Posts Tagged ‘tax subsidies’

Good riddance: Electric car subsidies expire … at least, some of them.

January 3, 2012

According to the Wash Post

Two of the most wasteful subsidies ever to clutter the Internal Revenue Code went out with the old year when Congress declined to renew either

  • The 45-cent-per-gallon tax credit for corn-based ethanol.
  • A credit that gave electric-car owners up to $1,000 to defray the cost of installing a 220-volt charging device in their homes.  

But, he $7,500 tax credit that the government offers purchasers of electric vehicles did not expire at year’s end.

The Obama administration says that the credit helps build a market for EVs, which helps create jobs.

Sales of electric vehicles were disappointing in 2011, with the Volt coming in below the 10,000 units forecast.

Evidence is mounting that President Obama was overly optimistic to pledge that there would be 1 million EVs on the road by 2015.

More prosaic fuel-economy innovations such as conventional hybrids, clean-diesel cars and advanced gasoline engines all show much more promise than electrics.

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Subsidizing Chinese solar panels … ouch!

December 8, 2011

Must read piece in the WSJ today by TJ Rodgers, outspoken CEO of Cypress Semiconductor.

His Law of Misguided Subsidies:

Whenever Washington disrupts a market by dumping subsidies into it, Wall Street will find a way to pocket a majority of the money while the intended subsidy beneficiaries are harmed by the resulting market turmoil.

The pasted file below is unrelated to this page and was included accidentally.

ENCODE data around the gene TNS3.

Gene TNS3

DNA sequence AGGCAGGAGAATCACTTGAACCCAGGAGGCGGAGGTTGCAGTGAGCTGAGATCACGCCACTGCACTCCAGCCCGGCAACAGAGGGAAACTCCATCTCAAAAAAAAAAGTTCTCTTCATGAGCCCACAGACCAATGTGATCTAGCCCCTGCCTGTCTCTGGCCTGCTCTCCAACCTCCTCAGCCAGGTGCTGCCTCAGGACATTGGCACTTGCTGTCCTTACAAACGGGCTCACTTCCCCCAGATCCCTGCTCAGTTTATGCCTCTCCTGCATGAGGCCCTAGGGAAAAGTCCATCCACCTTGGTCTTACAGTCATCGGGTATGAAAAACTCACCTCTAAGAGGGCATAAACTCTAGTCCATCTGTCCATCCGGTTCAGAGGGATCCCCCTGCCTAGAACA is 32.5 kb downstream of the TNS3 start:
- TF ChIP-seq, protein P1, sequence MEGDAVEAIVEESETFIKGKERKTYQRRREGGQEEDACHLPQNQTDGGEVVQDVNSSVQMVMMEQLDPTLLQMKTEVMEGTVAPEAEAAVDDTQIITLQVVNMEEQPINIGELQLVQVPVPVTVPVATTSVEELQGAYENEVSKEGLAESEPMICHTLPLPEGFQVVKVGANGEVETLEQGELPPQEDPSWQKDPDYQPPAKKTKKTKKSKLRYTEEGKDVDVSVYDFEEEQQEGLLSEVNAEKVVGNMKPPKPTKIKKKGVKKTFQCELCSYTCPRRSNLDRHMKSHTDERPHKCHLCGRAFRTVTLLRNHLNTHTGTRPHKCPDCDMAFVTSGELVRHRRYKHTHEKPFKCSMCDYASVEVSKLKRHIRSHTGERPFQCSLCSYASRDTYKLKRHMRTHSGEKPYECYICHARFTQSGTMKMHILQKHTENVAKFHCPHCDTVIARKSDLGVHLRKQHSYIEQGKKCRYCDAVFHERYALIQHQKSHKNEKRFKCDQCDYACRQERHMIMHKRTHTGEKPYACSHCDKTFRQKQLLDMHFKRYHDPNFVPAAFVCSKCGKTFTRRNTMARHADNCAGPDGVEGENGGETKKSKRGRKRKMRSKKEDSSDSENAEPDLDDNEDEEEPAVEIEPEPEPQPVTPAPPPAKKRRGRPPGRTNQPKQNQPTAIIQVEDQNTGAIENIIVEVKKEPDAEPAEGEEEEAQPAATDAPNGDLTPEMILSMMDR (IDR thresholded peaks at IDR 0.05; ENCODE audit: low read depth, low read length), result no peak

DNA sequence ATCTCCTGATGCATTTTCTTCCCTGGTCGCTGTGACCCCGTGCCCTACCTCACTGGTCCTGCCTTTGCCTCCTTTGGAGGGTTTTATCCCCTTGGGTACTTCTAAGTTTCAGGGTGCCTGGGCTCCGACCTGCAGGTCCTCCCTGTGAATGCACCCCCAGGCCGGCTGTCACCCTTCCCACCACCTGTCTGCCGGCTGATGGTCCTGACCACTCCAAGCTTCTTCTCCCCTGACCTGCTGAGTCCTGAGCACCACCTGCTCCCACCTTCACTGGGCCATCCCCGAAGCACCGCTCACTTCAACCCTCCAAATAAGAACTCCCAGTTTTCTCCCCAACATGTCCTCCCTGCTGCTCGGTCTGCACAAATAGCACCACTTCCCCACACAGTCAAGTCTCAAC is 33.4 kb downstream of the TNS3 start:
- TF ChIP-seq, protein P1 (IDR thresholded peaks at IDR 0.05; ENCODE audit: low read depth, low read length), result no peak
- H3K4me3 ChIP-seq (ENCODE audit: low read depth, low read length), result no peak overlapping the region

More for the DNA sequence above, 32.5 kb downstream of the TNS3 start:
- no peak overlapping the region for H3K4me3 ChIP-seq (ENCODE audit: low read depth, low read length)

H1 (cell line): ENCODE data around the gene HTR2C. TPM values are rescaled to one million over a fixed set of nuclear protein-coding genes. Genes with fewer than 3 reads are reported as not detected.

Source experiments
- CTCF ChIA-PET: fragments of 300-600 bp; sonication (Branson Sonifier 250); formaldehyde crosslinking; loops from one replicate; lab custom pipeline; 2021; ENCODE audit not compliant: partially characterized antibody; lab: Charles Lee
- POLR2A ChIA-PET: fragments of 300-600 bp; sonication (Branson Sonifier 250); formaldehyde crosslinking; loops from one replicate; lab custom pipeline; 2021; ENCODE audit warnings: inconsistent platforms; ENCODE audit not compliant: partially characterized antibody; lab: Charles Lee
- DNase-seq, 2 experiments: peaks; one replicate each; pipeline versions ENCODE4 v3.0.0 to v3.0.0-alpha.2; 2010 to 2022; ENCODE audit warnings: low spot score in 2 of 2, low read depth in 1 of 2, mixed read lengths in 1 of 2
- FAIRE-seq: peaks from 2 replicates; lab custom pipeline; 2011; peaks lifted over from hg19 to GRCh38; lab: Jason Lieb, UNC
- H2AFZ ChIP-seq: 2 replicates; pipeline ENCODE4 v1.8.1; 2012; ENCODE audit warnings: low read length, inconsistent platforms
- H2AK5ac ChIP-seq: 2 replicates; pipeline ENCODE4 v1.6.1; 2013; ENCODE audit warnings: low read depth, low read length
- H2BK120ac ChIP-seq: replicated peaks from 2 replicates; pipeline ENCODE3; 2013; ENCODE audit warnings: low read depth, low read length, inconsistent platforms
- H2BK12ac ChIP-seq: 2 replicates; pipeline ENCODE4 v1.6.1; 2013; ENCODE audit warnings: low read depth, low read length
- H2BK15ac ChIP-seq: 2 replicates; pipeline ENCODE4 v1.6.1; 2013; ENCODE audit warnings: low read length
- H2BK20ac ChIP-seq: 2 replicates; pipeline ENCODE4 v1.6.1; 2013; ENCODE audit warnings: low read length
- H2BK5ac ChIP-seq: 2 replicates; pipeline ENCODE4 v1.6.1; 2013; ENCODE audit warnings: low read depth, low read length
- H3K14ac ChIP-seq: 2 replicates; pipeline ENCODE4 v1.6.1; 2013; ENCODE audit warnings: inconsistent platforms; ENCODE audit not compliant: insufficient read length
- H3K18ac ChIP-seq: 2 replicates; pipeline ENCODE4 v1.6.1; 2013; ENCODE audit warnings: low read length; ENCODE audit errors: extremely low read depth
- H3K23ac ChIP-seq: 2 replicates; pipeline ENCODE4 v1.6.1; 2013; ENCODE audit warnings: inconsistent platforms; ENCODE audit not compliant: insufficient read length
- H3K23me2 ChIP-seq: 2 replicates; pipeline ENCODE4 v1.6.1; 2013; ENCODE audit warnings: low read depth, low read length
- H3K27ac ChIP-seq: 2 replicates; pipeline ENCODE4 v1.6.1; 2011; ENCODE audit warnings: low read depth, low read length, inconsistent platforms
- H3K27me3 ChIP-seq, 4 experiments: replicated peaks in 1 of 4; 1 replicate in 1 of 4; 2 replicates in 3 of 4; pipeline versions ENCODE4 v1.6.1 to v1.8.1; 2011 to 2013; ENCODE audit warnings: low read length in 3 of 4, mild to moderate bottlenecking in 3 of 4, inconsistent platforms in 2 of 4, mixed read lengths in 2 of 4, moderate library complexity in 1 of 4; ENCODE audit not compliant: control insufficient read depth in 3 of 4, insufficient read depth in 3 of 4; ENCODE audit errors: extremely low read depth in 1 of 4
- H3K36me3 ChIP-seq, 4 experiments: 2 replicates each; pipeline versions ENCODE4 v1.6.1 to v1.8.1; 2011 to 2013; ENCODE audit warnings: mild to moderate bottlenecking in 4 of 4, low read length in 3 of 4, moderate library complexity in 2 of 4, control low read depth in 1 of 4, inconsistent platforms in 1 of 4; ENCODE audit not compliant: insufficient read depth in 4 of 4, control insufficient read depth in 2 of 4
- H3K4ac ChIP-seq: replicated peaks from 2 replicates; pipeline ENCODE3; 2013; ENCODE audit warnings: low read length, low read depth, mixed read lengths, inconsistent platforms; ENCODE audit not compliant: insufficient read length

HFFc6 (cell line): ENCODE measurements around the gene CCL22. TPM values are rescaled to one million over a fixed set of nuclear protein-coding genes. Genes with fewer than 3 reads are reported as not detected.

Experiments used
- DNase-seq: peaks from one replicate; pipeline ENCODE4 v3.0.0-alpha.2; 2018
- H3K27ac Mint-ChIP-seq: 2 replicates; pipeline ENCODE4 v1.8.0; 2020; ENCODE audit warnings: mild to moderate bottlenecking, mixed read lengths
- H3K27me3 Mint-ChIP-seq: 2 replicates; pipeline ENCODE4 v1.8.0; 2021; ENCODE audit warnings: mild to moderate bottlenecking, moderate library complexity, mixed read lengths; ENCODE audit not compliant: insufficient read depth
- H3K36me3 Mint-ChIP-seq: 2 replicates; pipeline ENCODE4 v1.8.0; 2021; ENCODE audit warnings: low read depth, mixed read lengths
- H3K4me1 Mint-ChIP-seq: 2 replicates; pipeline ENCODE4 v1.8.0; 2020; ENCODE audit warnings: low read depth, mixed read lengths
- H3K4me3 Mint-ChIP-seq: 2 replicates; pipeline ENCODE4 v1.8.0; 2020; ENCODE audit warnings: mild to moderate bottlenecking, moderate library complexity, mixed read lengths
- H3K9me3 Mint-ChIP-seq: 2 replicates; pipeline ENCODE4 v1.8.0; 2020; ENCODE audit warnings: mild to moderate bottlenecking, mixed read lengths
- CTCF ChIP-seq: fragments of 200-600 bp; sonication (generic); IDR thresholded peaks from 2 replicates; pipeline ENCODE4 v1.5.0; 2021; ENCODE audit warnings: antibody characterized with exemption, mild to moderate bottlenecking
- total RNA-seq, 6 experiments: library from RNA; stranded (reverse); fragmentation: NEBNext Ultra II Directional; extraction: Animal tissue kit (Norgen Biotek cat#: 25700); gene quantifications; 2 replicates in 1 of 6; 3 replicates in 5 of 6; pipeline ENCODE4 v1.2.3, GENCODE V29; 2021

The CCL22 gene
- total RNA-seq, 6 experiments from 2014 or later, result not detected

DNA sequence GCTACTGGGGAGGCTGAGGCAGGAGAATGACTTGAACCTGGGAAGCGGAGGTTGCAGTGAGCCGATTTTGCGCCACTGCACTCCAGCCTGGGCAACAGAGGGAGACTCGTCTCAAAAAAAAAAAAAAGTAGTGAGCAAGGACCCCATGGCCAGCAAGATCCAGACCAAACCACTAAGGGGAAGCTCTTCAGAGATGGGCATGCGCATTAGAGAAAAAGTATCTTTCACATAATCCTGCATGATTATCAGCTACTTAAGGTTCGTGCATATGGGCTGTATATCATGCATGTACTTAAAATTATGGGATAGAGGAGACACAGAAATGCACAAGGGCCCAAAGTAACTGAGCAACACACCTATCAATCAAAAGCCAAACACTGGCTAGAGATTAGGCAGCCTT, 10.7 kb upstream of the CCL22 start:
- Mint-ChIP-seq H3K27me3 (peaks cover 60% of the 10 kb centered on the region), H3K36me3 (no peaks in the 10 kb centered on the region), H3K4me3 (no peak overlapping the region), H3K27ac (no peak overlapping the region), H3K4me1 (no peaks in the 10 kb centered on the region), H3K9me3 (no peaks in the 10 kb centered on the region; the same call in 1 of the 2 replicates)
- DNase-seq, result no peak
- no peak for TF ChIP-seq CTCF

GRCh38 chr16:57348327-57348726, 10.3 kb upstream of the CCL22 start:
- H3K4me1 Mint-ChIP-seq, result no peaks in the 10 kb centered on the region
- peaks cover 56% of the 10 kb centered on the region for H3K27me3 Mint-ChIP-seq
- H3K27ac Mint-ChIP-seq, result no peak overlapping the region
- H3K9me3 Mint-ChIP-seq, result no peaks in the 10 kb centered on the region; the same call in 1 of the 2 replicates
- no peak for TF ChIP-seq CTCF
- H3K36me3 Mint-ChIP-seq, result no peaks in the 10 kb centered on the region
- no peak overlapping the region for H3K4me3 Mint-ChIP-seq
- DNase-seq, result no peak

When President Obama says that we must subsidize our solar industry to remain competitive with the Chinese, it would be more accurate to say that we subsidize Wall Street to create employee-less corporations that buy and install Chinese solar panels in the U.S.

Illustrative economics:

Consider the current 30% federal solar energy subsidy.

A home solar system with 60 solar panels produces about 15,000 watts of power, enough to completely offset the $6,000 annual electricity bill of a typical upscale California home.

The system costs about $90,000 prior to the 30% federal income-tax credit, which reduces its cost to $63,000.

After a simple payback period of about 10 years, the homeowner literally enjoys free electricity for the remainder of the guaranteed 20-year system life, a very profitable 10 years.

The “gotcha”:

But … that $27,000 tax credit, the associated accelerated-depreciation tax savings, and most of the hefty post-payback profits [go] to Wall Street firms with a “tax appetite,” not the homeowner.

That’s just what happens with the majority of new home solar-system installations today.

Again, it’s worth reading the whole article Subsidizing Wall Street to Buy Chinese Solar Panels

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